Of all the reasons to lose weight, avoiding the flu may seem the least relevant. In most surveys of what motivates people to explore diets, it doesn’t make the top five. Instead, those include factors like having more energy, boosting self-confidence and overall health. Yet the extra pounds we carry play an important role in immune function and our ability to fend off disease, whether the common cold or COVID-19. To understand why, we need to examine the hidden link between weight gain and our immune systems: inflammation caused by environmental toxins.
Dr. Werner Marksfeld is the founder of eSynergy Health Systems, a Spokane-based clinic that focuses on functional medicine and weight loss. In his practice, patients learn how environmental toxins like heavy metals, phthalates, BPA, PBDEs and pesticides make it more difficult to lose weight by interfering with hormone and thyroid function.
“Our world has become more and more toxic,” says Marksfeld. “The problem with a lot of diet programs is that the things people are consuming have additional toxicity. That’s a common reason why people who do diet programs have no success because they’re not addressing the root cause of the weight gain and resistance to losing weight. Those are a byproduct of this inflammatory disease process that happens in the body.”
But the damage doesn’t stop there. The longer toxins remain in our systems, the greater the harm they inflict. “When we carry extra weight and specifically fat, your body is holding on to the toxicity,” says Marksfeld. “The toxins are constantly aggravating and irritating the immune system because they are foreign to the body.”
When our immune systems are overtaxed, their ability to perform the basic function of fighting off disease is compromised. By the time an actual threat in the form of the flu arrives, we’re no longer fully equipped to deal with it. “The stress that is put on the system because of the weight is one factor,” says Marksfeld, “but the secondary issue is that with more fat, the body holds on to more toxins and those are agitators of an immune response.”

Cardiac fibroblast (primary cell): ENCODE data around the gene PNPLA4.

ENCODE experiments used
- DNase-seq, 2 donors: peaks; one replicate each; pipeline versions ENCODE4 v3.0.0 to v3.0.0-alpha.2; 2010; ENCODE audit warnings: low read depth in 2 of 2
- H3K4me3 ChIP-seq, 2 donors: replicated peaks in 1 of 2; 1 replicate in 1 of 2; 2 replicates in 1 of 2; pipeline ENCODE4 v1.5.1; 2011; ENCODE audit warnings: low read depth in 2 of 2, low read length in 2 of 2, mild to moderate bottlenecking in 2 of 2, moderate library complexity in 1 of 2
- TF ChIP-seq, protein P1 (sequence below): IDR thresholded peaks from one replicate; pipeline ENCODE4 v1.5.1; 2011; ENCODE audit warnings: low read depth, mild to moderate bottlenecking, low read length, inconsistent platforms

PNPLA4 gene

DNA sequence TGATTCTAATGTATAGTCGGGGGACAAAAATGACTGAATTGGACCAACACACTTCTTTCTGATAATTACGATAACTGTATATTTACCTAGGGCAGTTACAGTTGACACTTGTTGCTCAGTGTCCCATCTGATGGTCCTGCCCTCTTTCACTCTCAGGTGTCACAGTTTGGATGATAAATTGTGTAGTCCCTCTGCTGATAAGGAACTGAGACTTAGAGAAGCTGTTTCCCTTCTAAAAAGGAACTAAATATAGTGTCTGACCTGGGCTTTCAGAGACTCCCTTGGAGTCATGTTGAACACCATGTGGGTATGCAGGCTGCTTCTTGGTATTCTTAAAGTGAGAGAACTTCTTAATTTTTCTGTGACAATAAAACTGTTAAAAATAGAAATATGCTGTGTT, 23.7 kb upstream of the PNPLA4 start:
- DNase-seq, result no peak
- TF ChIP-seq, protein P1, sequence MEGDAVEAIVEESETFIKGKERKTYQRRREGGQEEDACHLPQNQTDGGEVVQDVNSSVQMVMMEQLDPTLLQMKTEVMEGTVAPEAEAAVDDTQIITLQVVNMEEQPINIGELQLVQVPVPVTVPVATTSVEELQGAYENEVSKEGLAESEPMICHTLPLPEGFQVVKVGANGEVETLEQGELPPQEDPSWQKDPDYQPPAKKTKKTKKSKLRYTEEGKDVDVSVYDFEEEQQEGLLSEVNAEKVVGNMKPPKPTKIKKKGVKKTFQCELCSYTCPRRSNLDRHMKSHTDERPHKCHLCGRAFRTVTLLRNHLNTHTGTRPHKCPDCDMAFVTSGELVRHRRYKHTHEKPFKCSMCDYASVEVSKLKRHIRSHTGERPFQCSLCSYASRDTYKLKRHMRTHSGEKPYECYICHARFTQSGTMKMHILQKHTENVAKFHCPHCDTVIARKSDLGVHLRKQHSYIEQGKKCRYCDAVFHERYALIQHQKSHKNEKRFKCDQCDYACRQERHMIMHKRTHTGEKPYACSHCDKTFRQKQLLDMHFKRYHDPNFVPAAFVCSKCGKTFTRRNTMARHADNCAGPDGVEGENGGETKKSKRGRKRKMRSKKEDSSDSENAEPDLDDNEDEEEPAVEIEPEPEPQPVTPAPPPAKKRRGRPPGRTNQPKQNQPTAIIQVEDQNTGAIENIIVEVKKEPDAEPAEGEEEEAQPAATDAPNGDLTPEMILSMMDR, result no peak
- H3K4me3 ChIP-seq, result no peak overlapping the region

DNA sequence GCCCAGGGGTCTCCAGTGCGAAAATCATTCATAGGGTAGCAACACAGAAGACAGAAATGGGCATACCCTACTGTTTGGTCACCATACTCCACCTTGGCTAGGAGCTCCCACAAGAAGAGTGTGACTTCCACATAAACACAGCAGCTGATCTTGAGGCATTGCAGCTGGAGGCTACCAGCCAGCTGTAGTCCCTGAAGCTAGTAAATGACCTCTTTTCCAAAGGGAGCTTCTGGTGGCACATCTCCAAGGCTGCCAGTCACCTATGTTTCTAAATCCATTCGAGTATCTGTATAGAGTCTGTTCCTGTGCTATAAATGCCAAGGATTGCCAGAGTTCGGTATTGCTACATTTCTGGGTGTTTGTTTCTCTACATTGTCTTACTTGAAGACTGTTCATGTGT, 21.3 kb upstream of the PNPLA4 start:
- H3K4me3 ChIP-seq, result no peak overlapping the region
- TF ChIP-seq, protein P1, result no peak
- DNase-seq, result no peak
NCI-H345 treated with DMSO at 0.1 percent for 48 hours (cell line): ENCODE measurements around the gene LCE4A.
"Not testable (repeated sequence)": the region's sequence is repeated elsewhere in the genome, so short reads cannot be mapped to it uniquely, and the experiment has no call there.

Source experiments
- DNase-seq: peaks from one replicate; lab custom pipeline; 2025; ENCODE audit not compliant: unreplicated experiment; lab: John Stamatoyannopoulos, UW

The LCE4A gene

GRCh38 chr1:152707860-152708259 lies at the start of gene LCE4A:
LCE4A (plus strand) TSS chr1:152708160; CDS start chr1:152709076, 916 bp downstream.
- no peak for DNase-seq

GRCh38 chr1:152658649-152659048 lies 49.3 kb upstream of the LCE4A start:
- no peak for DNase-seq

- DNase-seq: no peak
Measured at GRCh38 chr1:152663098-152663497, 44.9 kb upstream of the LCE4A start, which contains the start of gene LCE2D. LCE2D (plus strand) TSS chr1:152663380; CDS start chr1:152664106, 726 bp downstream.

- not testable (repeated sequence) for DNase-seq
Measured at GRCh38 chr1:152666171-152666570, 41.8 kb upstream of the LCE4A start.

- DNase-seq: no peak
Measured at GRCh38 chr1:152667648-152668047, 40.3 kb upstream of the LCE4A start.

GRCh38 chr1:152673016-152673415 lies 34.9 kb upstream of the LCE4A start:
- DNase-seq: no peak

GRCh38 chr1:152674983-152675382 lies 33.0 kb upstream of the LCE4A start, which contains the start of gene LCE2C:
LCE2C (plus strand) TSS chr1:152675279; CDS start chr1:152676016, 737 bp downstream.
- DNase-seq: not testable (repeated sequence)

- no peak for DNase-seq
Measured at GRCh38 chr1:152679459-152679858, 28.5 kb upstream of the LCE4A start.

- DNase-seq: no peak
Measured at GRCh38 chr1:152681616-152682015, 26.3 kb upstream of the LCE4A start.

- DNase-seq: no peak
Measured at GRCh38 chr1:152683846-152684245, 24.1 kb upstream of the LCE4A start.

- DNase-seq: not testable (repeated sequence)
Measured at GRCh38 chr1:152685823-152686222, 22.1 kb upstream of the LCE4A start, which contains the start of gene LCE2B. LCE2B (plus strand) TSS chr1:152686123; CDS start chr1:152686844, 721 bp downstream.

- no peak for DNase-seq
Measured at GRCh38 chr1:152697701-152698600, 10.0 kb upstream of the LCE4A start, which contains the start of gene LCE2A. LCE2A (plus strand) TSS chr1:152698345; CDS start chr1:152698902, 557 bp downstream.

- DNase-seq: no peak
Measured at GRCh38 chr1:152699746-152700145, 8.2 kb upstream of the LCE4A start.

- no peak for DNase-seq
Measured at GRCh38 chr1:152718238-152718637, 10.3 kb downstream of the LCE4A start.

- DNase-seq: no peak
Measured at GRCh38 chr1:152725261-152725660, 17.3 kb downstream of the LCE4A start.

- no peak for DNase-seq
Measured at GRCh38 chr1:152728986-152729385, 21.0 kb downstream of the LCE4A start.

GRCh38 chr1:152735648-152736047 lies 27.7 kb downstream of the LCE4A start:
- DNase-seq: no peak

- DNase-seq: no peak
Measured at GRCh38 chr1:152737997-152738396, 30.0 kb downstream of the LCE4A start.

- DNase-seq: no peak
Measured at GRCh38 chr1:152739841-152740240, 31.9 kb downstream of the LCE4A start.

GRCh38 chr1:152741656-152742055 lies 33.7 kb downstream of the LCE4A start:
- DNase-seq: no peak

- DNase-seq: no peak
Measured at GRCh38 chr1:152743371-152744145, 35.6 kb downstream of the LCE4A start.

Eventually, that response can activate genetic weaknesses that turn into an autoimmune disease. Marksfeld gives the example of a person who develops leaky gut syndrome which then leads to Hashimoto’s disease, an autoimmune disorder in which the immune system creates antibodies that damage the thyroid gland.
When people attempt to lose weight without addressing the toxicity problem, that inflammation, which is the underlying cause of disease, remains in place. “If you’ve activated these genetic weaknesses, you’ve added more gas to the fire,” says Marksfeld. “We have to get back to the root cause, which is dealing with this inflammatory process.”
His clinic offers clients a product line that helps control the inflammation, along with Vitality Release Drops, a form of soluble zeolite that safely removes heavy metals and other toxins from cells and tissues over time. The drops act like a magnet, attracting heavy metals through its own ionic charge and binding them together. Even those that are too small to be eliminated on their own become stuck to each other within the cage-like structure of the drops, making them large enough to be passed through organs like the liver and kidneys. “We incorporate the Vitality product to support these other issues that diet doesn’t address,” says Marksfeld, “like viruses, bacteria and of course heavy metal toxicity.”
The combined approach helps clients go beyond weight loss. Many report major shifts in conditions ranging from Type II diabetes to arthritis. “If they’re diabetic and have elevated A1C levels, those numbers come way down,” says Marksfeld. “If they have high blood pressure, it drops significantly and many of them get off their medications completely.” Clients lose an average of 25 to 40 pounds in a nine-week period.
For those who are currently not ready for the eSynergy program, there are still ways to boost the immune system by losing weight and reducing the toxic load. Marksfeld recommends getting plenty of sleep, adding supplements like Vitamin D, Vitamin C and zinc, getting exposure to natural light, and practicing intermittent fasting.
“A lot of people don’t realize that when they’re eating little snacks, it’s really a meal because it spikes insulin,” he explains. “Every time you spike glucose and insulin, you’re essentially weakening the immune response and compounding the aging process. If you eat the same number of calories but less frequently, it’s better for you and for your immune health.”
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